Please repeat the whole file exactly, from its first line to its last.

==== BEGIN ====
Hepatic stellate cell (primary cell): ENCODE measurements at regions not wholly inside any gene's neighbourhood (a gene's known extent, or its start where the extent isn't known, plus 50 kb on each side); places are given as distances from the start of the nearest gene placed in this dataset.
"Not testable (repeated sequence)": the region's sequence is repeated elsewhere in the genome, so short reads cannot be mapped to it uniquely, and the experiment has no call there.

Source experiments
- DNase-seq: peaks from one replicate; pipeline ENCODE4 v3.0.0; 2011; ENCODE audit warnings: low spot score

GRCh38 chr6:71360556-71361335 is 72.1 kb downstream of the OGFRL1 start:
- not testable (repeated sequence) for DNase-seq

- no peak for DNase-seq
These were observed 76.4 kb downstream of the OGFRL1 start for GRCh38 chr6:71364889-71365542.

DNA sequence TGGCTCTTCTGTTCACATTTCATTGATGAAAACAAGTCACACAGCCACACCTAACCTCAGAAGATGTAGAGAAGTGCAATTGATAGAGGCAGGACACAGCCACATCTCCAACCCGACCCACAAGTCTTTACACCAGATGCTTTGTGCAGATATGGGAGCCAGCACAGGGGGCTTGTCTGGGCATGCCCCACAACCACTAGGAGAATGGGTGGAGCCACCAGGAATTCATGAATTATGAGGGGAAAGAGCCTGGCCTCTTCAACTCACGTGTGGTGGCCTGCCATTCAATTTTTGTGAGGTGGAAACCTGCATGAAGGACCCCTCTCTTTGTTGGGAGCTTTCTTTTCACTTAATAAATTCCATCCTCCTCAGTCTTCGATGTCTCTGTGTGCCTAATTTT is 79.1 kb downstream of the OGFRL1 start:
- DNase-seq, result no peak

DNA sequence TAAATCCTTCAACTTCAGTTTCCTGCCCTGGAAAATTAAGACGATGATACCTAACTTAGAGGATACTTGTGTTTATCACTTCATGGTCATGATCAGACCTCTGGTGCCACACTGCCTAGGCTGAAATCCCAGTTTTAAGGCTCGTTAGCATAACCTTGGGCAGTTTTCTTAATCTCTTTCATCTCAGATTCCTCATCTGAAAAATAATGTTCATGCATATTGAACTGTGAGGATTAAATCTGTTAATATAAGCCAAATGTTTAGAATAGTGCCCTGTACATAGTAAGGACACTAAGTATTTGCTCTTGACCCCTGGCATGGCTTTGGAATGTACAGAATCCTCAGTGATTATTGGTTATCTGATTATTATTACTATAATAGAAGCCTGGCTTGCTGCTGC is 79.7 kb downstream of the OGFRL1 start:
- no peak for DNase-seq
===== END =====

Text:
Hepatic stellate cell (primary cell): ENCODE measurements at regions not wholly inside any gene's neighbourhood (a gene's known extent, or its start where the extent isn't known, plus 50 kb on each side); places are given as distances from the start of the nearest gene placed in this dataset.
"Not testable (repeated sequence)": the region's sequence is repeated elsewhere in the genome, so short reads cannot be mapped to it uniquely, and the experiment has no call there.

Source experiments
- DNase-seq: peaks from one replicate; pipeline ENCODE4 v3.0.0; 2011; ENCODE audit warnings: low spot score

GRCh38 chr6:71360556-71361335 is 72.1 kb downstream of the OGFRL1 start:
- not testable (repeated sequence) for DNase-seq

- no peak for DNase-seq
These were observed 76.4 kb downstream of the OGFRL1 start for GRCh38 chr6:71364889-71365542.

DNA sequence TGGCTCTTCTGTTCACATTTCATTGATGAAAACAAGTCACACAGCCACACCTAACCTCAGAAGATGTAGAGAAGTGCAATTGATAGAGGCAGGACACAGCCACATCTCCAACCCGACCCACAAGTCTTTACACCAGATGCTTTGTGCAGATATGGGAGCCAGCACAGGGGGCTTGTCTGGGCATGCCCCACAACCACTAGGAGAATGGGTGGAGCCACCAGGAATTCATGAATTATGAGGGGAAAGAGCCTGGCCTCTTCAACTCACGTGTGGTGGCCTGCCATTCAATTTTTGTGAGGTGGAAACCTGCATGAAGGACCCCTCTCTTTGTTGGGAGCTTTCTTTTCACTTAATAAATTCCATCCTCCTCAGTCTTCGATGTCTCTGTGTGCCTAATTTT is 79.1 kb downstream of the OGFRL1 start:
- DNase-seq, result no peak

DNA sequence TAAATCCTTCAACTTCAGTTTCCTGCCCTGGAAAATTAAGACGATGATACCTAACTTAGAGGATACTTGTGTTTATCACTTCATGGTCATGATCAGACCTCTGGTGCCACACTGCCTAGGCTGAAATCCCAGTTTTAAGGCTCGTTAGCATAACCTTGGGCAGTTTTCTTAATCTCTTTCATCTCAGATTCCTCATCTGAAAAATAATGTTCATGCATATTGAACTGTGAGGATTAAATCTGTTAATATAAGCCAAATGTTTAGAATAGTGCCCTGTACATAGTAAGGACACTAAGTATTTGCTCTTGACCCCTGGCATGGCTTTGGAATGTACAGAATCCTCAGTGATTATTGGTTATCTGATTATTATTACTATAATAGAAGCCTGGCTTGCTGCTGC is 79.7 kb downstream of the OGFRL1 start:
- no peak for DNase-seq